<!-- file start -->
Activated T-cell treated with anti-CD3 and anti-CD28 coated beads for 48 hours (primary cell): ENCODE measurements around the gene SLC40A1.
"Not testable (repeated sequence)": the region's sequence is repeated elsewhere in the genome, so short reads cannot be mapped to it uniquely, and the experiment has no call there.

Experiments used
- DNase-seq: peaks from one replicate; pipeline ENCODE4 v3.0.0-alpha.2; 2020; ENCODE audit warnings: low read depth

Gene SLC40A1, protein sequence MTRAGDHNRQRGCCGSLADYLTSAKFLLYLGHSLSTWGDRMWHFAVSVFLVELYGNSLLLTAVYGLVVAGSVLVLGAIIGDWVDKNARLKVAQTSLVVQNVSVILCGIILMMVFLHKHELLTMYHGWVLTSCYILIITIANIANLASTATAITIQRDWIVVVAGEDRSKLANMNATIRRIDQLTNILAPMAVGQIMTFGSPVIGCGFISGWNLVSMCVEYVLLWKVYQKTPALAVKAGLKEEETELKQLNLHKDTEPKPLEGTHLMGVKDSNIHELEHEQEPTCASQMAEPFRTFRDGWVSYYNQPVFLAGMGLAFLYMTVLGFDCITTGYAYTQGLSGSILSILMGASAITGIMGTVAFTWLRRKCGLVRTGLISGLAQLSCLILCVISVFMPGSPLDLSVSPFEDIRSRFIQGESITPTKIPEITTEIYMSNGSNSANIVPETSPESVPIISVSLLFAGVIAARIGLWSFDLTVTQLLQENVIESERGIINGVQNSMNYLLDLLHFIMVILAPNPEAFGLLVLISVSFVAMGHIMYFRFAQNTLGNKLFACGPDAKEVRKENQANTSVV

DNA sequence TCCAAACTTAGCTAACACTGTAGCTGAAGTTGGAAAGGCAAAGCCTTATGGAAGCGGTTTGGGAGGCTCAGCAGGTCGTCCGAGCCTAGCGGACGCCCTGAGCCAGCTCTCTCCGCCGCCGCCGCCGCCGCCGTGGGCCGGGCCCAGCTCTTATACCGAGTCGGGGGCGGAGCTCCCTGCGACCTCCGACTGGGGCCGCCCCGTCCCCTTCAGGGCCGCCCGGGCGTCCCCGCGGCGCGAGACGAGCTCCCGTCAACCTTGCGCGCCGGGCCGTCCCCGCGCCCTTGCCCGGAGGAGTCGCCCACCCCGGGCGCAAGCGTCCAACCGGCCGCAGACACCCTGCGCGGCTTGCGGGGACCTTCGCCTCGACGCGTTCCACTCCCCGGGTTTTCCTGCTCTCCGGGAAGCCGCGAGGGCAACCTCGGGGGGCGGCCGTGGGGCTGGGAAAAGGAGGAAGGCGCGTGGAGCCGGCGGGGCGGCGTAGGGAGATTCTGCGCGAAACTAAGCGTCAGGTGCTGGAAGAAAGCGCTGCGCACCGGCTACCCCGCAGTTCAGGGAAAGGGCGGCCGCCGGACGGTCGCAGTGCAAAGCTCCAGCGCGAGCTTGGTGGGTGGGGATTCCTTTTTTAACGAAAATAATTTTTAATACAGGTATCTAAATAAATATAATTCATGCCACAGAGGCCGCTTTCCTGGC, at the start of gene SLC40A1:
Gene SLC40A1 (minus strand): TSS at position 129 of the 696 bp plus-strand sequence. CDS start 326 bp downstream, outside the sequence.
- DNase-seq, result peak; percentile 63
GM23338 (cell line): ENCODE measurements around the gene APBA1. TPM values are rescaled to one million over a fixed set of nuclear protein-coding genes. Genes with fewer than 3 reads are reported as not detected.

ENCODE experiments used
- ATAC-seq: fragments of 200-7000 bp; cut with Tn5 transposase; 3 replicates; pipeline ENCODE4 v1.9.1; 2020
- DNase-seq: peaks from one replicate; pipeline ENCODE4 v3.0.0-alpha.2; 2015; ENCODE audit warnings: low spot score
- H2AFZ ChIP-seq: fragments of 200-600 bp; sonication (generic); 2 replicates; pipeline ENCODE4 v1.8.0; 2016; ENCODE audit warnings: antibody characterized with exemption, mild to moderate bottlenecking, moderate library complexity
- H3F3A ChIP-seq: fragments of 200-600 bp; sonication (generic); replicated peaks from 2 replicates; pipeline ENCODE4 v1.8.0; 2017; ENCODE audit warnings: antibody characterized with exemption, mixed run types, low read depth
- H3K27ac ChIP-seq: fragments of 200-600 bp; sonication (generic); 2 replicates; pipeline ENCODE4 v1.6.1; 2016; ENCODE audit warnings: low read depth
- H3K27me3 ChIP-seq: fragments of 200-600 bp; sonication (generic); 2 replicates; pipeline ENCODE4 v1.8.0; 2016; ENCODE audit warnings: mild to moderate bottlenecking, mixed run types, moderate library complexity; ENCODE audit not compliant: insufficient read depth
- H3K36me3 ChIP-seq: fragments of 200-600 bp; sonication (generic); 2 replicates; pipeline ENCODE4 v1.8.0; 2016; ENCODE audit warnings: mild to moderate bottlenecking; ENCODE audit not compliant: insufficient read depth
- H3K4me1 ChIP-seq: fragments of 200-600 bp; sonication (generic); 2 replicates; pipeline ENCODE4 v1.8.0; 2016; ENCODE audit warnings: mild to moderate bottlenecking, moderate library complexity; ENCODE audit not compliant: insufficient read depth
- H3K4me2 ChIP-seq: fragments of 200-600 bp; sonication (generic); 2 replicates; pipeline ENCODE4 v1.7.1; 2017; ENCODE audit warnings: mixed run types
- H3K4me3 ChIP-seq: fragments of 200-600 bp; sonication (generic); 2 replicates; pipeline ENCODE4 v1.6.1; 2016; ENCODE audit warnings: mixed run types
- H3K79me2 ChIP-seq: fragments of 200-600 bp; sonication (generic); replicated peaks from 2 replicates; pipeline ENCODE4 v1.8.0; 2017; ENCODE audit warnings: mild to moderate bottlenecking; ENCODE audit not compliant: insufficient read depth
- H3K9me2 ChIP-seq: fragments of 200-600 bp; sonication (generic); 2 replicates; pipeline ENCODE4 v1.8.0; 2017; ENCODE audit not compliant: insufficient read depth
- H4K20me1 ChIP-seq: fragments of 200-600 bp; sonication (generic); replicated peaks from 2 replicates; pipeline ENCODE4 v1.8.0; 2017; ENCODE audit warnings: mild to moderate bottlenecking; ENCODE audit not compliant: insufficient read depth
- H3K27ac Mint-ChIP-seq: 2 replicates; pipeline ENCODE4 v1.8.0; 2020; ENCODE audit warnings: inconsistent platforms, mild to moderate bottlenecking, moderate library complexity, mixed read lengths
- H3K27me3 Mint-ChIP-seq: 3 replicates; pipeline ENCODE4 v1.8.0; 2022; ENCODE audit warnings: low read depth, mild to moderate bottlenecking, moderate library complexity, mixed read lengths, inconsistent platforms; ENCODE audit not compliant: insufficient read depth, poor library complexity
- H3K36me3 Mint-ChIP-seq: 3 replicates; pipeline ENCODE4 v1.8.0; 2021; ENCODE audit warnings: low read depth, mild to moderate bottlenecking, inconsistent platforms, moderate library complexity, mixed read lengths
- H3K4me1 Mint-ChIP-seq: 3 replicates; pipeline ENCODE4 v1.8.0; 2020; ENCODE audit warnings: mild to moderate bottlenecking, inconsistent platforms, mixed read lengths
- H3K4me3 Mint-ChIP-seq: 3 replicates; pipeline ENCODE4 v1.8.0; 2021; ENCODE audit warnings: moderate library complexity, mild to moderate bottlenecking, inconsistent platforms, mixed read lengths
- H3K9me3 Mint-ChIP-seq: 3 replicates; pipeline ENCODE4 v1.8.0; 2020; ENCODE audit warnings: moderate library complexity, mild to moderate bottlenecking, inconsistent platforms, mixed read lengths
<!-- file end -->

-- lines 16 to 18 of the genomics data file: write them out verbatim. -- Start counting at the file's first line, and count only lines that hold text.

- H3K27me3 ChIP-seq: fragments of 200-600 bp; sonication (generic); 2 replicates; pipeline ENCODE4 v1.8.0; 2016; ENCODE audit warnings: mild to moderate bottlenecking, mixed run types, moderate library complexity; ENCODE audit not compliant: insufficient read depth
- H3K36me3 ChIP-seq: fragments of 200-600 bp; sonication (generic); 2 replicates; pipeline ENCODE4 v1.8.0; 2016; ENCODE audit warnings: mild to moderate bottlenecking; ENCODE audit not compliant: insufficient read depth
- H3K4me1 ChIP-seq: fragments of 200-600 bp; sonication (generic); 2 replicates; pipeline ENCODE4 v1.8.0; 2016; ENCODE audit warnings: mild to moderate bottlenecking, moderate library complexity; ENCODE audit not compliant: insufficient read depth